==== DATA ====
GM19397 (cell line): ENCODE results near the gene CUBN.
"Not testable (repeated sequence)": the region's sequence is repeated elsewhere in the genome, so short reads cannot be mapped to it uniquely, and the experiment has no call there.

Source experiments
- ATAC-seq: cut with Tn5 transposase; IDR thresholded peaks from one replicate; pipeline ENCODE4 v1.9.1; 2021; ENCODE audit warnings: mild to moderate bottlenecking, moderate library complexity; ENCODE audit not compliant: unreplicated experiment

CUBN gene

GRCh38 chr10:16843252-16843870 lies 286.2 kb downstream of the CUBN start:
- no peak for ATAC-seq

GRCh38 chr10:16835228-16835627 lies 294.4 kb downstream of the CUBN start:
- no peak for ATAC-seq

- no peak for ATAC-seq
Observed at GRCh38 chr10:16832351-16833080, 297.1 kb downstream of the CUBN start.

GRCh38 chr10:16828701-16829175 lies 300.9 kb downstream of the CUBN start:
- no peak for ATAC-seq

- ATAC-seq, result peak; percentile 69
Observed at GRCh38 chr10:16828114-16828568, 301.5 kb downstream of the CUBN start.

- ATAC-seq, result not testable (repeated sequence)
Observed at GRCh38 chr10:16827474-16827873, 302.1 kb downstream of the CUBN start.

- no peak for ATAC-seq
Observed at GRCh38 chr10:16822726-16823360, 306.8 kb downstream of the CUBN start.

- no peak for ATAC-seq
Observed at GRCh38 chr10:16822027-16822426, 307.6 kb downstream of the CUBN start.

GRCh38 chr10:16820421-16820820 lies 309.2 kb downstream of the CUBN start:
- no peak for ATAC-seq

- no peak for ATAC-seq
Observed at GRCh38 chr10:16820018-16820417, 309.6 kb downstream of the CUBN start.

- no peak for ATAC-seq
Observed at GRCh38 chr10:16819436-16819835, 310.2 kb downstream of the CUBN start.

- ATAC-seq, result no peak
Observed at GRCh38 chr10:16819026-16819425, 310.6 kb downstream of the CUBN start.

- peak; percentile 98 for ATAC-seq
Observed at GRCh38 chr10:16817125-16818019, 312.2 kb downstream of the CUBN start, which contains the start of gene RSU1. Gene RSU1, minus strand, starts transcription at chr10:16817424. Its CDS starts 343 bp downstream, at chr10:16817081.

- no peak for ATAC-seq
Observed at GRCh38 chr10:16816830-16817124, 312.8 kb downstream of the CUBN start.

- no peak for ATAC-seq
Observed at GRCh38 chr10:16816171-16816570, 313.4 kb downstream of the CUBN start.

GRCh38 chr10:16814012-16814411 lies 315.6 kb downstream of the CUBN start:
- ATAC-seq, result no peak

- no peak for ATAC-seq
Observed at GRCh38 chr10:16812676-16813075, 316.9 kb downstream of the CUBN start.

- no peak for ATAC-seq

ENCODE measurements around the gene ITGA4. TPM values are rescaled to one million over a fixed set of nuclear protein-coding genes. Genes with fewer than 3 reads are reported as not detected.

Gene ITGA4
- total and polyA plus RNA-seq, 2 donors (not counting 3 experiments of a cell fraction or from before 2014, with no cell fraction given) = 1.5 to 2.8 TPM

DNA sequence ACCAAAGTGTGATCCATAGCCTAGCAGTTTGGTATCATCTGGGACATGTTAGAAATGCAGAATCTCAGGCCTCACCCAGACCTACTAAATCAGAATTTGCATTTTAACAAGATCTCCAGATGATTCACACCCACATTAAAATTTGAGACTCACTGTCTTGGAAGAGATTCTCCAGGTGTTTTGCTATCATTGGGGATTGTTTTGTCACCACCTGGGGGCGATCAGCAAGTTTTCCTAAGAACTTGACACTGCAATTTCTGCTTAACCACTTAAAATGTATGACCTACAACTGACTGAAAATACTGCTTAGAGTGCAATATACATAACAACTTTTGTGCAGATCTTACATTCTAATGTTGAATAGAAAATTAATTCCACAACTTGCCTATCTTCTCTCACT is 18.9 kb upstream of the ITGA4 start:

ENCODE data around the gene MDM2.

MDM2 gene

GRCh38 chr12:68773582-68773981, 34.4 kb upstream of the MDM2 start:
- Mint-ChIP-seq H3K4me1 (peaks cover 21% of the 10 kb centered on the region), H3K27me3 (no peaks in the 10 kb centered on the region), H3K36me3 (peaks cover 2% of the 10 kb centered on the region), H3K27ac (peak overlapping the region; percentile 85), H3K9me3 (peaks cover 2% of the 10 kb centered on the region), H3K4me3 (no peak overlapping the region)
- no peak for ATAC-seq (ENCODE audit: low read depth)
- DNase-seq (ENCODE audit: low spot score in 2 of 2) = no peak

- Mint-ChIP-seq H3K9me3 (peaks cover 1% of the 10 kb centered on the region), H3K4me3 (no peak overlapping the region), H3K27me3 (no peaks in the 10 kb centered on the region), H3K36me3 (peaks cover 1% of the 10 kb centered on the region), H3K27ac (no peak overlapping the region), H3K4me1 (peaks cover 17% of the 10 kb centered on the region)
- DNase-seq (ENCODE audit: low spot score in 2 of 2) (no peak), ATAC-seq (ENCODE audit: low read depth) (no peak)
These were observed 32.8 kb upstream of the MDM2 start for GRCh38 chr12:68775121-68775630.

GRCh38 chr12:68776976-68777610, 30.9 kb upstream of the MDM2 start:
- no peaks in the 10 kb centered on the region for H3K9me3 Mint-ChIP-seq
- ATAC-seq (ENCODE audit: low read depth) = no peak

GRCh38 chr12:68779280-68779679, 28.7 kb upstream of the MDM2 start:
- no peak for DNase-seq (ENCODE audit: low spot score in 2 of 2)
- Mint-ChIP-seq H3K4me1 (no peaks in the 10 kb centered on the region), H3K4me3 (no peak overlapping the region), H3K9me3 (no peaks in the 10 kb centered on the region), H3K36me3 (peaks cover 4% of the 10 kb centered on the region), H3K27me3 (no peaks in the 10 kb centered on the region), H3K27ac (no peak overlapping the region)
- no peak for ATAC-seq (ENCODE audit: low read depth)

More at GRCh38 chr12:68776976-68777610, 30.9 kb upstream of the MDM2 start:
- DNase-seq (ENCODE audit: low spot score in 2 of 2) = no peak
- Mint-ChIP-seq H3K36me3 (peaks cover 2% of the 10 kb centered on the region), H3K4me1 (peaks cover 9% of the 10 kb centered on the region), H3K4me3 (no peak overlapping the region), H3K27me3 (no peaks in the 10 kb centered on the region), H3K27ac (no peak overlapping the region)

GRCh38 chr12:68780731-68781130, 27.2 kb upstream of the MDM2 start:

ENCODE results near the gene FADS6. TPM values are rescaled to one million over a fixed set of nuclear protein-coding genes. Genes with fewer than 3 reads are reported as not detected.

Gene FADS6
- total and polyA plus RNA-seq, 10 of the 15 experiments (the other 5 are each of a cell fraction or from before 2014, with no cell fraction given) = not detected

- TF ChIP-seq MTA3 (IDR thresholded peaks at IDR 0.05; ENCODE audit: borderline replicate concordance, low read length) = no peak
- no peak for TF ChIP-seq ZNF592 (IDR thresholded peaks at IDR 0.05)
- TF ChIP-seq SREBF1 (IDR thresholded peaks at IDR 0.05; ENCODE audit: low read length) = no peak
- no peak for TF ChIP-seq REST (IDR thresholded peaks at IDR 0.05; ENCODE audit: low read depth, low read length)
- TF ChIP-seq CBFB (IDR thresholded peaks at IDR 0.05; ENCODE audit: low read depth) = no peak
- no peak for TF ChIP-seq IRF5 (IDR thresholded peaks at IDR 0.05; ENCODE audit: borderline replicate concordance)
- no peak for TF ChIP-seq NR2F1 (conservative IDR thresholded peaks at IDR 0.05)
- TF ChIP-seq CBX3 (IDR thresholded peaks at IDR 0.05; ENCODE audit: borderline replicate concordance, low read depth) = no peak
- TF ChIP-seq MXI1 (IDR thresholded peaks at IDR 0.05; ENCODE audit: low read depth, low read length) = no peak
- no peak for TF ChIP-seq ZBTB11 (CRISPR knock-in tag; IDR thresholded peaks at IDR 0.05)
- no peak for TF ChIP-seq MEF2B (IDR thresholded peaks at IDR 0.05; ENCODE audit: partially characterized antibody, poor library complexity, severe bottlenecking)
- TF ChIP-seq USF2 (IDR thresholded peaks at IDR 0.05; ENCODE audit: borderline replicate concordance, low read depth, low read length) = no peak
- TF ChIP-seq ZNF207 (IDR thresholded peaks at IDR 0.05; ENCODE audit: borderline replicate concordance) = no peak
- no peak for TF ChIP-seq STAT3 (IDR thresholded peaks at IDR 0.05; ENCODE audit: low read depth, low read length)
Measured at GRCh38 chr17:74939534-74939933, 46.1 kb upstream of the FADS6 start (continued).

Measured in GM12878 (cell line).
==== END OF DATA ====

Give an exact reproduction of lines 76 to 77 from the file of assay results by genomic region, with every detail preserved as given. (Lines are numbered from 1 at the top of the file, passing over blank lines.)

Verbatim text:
- TF ChIP-seq MXI1 (IDR thresholded peaks at IDR 0.05; ENCODE audit: low read depth, low read length) = no peak
- no peak for TF ChIP-seq ZBTB11 (CRISPR knock-in tag; IDR thresholded peaks at IDR 0.05)